The White House faced another challenge to wall funding earlier this year. In that case, the U.S. Supreme Court overturned an injunction issued by a federal judge in California. That allowed the administration to use two-and-a-half billion dollars in Pentagon funds to upgrade fencing.

Reporting for WORLD Radio, I’m Anna Johansen.

UK voters head to polls » Voters in the UK are heading to the polls today for an early general election. 

JOHNSON: I hope very much I can count on your support tomorrow. Definitely, yeah. Thank you very much. 

British Prime Minister Boris Johnson heard there on Wednesday, campaigning door to door ahead of today’s vote. 

“Get Brexit done!” is the campaign slogan of his Conservative Party. Johnson pushed for the early election in hopes of breaking the gridlock in Parliament. If conservatives win a clear majority, he’ll finally have the backing he needs to deliver Brexit ahead of the January 31st deadline. 

Polls suggest Conservatives have a lead over the main opposition Labour Party. That party’s leader, Jeremy Corbyn, wants a second referendum on Brexit.

I’m Kent Covington. Straight ahead: rethinking the Indian Child Welfare Act. Plus, performances that turn living rooms into concert halls. This is The World and Everything in It.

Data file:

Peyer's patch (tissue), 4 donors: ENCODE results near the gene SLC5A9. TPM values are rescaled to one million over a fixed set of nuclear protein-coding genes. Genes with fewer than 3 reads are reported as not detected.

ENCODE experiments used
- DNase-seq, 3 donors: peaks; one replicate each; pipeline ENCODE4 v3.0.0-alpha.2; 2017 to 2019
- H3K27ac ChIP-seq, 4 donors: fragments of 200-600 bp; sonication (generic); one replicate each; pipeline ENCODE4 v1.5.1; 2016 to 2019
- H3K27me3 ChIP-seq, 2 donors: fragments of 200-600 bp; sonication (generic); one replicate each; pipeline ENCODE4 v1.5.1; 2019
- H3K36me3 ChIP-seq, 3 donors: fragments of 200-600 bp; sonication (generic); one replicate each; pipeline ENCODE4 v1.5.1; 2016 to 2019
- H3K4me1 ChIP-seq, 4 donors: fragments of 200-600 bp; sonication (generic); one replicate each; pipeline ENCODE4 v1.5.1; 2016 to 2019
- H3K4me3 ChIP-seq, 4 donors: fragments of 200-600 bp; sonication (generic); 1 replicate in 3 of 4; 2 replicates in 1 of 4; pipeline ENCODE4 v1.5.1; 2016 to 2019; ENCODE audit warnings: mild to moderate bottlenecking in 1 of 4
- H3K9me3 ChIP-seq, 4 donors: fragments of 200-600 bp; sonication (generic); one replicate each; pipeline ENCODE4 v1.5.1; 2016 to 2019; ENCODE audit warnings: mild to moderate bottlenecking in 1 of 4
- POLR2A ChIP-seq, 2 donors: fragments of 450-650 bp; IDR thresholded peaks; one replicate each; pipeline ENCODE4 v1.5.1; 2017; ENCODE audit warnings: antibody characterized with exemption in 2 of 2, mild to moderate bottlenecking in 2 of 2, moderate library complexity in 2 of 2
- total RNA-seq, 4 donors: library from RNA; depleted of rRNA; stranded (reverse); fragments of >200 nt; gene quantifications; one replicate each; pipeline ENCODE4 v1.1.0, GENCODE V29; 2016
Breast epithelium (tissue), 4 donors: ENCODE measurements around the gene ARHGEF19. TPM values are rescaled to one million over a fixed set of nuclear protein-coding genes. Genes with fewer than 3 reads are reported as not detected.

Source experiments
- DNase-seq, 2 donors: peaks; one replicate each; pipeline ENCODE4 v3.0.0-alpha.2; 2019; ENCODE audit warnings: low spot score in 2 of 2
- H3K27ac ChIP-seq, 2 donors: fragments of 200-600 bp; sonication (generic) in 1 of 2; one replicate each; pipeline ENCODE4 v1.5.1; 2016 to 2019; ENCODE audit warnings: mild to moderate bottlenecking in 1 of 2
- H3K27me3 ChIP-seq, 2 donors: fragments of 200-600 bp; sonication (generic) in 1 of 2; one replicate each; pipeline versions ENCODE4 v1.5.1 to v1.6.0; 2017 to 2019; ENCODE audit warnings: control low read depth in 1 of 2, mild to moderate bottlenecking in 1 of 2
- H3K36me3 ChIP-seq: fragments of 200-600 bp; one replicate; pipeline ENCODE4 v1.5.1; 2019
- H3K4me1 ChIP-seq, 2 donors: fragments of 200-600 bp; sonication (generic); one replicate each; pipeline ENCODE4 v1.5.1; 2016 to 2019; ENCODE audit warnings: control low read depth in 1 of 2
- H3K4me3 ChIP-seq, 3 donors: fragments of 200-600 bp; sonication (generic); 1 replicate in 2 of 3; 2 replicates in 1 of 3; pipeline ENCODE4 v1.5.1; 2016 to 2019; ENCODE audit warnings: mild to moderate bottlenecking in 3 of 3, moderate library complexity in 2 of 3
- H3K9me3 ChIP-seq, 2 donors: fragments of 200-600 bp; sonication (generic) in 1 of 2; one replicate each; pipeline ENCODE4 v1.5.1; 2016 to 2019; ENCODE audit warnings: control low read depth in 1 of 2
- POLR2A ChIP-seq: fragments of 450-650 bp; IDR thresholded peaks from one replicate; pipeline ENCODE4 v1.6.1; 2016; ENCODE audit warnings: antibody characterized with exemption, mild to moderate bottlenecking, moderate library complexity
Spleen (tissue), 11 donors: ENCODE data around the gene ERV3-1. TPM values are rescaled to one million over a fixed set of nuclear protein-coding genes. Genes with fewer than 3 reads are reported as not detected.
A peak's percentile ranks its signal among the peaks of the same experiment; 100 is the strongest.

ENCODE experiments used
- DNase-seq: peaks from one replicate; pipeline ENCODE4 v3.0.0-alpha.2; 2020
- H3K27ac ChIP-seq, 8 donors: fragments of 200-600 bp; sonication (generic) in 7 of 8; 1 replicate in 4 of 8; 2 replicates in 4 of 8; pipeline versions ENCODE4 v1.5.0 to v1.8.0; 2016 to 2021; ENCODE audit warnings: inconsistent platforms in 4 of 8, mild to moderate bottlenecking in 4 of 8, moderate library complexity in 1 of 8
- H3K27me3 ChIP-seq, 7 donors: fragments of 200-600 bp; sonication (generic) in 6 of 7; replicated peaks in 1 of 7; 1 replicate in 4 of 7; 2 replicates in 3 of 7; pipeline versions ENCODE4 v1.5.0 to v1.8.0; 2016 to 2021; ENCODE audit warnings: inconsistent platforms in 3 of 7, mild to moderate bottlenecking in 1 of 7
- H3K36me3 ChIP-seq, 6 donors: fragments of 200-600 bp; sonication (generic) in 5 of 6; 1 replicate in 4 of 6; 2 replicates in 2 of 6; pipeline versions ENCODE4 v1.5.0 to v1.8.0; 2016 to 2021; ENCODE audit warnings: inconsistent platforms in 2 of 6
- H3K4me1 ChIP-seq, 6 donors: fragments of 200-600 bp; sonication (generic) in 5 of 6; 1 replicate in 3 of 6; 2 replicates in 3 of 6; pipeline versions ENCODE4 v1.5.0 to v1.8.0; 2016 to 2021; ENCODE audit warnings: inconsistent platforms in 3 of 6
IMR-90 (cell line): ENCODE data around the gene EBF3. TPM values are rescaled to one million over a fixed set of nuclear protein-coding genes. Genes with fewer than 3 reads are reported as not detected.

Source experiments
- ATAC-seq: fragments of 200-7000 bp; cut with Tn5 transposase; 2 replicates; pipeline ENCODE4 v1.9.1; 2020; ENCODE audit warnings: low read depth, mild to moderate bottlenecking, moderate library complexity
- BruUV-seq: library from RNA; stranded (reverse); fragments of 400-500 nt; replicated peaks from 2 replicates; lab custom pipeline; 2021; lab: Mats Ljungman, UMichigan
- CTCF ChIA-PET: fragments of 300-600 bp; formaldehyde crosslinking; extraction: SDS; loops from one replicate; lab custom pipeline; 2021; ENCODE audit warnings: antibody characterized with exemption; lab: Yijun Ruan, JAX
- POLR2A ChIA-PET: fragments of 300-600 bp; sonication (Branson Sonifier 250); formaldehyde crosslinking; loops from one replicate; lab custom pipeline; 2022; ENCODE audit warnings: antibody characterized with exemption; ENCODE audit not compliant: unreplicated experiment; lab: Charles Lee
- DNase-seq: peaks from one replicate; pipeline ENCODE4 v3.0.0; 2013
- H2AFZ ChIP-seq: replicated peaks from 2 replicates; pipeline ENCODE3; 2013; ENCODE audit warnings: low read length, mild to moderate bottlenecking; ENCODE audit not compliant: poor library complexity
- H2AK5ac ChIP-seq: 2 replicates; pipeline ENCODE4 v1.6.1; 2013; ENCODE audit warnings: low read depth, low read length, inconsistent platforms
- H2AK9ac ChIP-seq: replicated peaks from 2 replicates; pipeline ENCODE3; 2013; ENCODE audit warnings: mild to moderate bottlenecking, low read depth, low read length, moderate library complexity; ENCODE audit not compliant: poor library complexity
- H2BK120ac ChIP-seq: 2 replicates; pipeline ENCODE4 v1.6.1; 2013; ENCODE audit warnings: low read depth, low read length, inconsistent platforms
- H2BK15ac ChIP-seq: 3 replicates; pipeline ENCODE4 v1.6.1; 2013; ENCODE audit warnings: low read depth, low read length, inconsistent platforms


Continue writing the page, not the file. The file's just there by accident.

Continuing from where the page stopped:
NICK EICHER: It’s Thursday, the 12th of December, 2019. Glad to have you along for today’s edition of The World and Everything in It. Good morning, I’m Nick Eicher.

MARY REICHARD: And I’m Mary Reichard. First up, Native American children and foster care.

Forty years ago, Congress passed the Indian Child Welfare Act, or ICWA. It was meant to remedy bias against Native American families. 

Beginning in the late 1800s, many Native American children were taken away from their families to be raised by white families. ICWA’s job was to keep Indian families together and preserve tribal authority.

EICHER: Under ICWA, if a child in custody proceedings has Native American heritage, ICWA supersedes state law. So first preference goes to a member of the child’s extended family, then to other members of the child’s tribe. As a last resort, if no one comes forward, the child can go to a non-Native family.

But now, the 5th U.S. Circuit Court of Appeals has agreed to reevaluate whether ICWA is helping or actually hurting Native children. WORLD Radio’s Sarah Schweinsberg reports.

SARAH SCHWEINSBERG, REPORTER: Caleb and Becca Olfert began fostering soon after their first child was born. In 2013, they moved near the Fort Peck Indian Reservation in Northeast Montana. 

BECCA: We started farming here and before we even like got settled in our house we were already receiving phone calls.

Fort Peck social workers asked Caleb and Becca Olfert to take a 3-year-old boy and his baby sister. Their case fell under the Indian Child Welfare Act. 

That meant state social workers started doing everything they could to place the brother and sister with blood relatives. 

BECCA: They started visits with birth mom, and she was proved that she cannot parent.